There is, thought Jon, remembering the night in the Lord Commander's chambers. It smells like death. Suddenly he was not hungry anymore. He gave his stew to Grenn, who looked in need of an extra supper to warm him against the night.

A Clash of Kings - Jon VII

A weirwood.

It seemed to sprout from solid rock, its pale roots twisting up from a myriad of fissures and hairline cracks. The tree was slender compared to other weirwoods he had seen, no more than a sapling, yet it was growing as he watched, its limbs thickening as they reached for the sky. Wary, he circled the smooth white trunk until he came to the face. Red eyes looked at him. Fierce eyes they were, yet glad to see him. The weirwood had his brother's face. Had his brother always had three eyes?

Not always, came the silent shout. Not before the crow.

He sniffed at the bark, smelled wolf and tree and boy, but behind that there were other scents, the rich brown smell of warm earth and the hard grey smell of stone and something else, something terrible. Death, he knew. He was smelling death. He cringed back, his hair bristling, and bared his fangs.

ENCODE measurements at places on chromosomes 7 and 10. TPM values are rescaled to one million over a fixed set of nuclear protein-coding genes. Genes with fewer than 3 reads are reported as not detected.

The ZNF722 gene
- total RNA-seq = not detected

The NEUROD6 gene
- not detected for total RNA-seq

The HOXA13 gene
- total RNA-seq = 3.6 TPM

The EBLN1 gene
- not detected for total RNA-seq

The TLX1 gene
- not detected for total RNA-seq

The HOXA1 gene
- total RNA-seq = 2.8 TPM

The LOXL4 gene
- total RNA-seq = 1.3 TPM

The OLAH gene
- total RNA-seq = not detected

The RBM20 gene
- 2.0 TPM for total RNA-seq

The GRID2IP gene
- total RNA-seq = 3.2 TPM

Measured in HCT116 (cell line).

Don't be afraid, I like it in the dark. No one can see you, but you can see them. But first you have to open your eyes. See? Like this. And the tree reached down and touched him.

A Clash of Kings - Jon VII

Ghost did not reappear as they set out again. The shadows covered the floor of the pass by then, and the sun was sinking fast toward the jagged twin peaks of the huge mountain the rangers named Forktop. If the dream was true . . . Even the thought scared him. Could the eagle have hurt Ghost, or knocked him off the precipice? And what about the weirwood with his brother's face, that smelled of death and darkness?

 

Arya has also killed  or is complicit in killing and she says a nightly prayer of those she will kill or wishes dead. Arya is thinking about her kill list moments before the GOHH tells them of her dream.  She calls Arya 'Dark Heart' which suggests to me that she can see through Arya's disguises into her soul.

  

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Posted (edited)

58 minutes ago, The Fattest Leech said:

 

This also goes back to that recent interview that made a few us turn into bobbleheads for a rough minute (:P) where George is talking fire wights regarding Beric and LSH. The last line in that statement of his he says something like "and it brings us back to that fire and ice issue."